“They care,” the Huskies coach says. “They are trying to get it right. ... but it is going to take a little bit of time.”
Two days later, Chris Petersen wasn’t interested in picking apart all the shortcomings of Washington’s offensive performance in Saturday’s 30-24 loss to California. The UW coach is more interested in picking up his young team with positive reinforcement.
That the Huskies’ freshman quarterback, Jake Browning, typically takes a similar tack is one important reason why Petersen is confident about the direction UW’s offense is headed.
“The guy’s done some really good things, as we all know, and he’s going to continue to get better,” Petersen said Monday. “I have so much respect for that guy — how hard he works, the feel that he has for the game.
“That’s what I love about Jake: He’s the first one to go, What can I do better?’ … He’s not going to point fingers.”
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In his first Pac-12 game, Browning was 17 for 28 for 152 yards with no touchdowns, two interceptions and one lost fumble. He was sacked five times behind a raw offensive line featuring three freshmen starters.
Frustrated, disappointed and painful were words Petersen used to describe a UW offensive performance that included 259 total yards and a mere 55 snaps in just over 20 minutes of possession. He expected — and expects — better, but Petersen had also braced himself for the inconsistency typical of a young team.
“It’s all fun and games to talk about these young guys … and (think), ‘Look how this is going to be in the future,’ (but) the future’s now,” Petersen said. “That’s the painful thing about this, is we’ve got to get this (fixed) right now. But, being realistic, when you play that many young guys, you’re going to have some tough growing pains with this.
“And that’s what makes it hard, I think. They care. They are trying to get it right. You can see the look on their faces. You can see how hard they are working during the week, but it is going to take a little bit of time.”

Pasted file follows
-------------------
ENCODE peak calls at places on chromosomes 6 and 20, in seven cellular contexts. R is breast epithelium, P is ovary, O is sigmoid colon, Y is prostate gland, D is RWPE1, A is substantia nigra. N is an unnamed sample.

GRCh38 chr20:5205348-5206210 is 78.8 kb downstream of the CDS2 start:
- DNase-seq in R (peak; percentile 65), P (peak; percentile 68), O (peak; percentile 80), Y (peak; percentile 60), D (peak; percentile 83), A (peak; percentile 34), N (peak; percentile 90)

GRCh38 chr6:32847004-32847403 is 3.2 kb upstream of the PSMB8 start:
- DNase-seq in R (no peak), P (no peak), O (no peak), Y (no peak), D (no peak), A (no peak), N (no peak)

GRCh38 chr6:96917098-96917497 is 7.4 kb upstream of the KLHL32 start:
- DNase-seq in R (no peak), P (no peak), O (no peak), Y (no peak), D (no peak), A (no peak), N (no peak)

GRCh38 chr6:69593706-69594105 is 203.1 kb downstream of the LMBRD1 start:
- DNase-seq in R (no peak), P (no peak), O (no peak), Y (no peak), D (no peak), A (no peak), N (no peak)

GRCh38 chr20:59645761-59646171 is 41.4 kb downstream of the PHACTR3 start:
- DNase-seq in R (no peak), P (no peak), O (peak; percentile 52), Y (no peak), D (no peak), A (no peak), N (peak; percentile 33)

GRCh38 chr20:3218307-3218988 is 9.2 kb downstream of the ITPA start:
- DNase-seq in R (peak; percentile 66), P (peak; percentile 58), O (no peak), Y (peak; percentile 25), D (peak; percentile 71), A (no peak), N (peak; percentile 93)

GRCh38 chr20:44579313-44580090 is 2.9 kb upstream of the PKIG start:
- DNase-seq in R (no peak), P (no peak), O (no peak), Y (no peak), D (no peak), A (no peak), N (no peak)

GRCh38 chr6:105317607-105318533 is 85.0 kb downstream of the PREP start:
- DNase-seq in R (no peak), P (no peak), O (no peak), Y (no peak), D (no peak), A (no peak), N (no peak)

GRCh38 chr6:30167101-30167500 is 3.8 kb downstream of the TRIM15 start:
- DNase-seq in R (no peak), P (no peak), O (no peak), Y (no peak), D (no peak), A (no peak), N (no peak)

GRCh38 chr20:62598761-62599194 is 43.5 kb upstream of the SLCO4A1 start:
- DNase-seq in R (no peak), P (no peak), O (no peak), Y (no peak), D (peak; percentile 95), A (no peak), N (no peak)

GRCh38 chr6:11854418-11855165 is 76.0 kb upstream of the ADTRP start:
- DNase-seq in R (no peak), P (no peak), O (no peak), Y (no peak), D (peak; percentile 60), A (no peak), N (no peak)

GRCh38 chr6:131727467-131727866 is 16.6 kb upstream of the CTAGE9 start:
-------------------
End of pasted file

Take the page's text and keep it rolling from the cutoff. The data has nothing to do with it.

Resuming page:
The next step for Browning: trusting his protection, even if the protection remains an unsteady work in progress. Through four games, UW has allowed 10 sacks; among Pac-12 teams, only Oregon (11) and Arizona State (14) have allowed more.
During UW’s three nonconference games, Browning surprised many with an ability to scramble away from pressure and make plays on the move. He wasn’t able to do that nearly as well against a Pac-12 defense Saturday.
“It’s a hard dilemma for any quarterback,” Petersen said. “If he’s not feeling great about the protection and he’s been pressured a couple of times … that’s a very fine line, like, ‘Do I hang or do I get out of here?’ We’ve got to get better at that whole thing. We’ve got to protect him better and he’s got to learn to trust it a little bit and get the ball out on time.”
This week, the Huskies (2-2) have their only bye of the season, but there’s no time after that to catch their breaths, not with an arduous October run that starts with a Thursday-night prime-time game at USC on Oct. 8. The Huskies then have Oregon (Oct. 17 in Seattle) and Stanford (Oct. 24 on the road) before hosting Arizona on Halloween.
“We’re just going to keep pushing and just try to stay as positive as we can with it,” Petersen said. “We really like the kids. I mean, you know when guys are ‘in’ and really trying to do this the right way, and it is. I know we’ll improve. I do know that. I think our schedule continually gets harder as we go, and so we have to improve to give us a fighting chance.”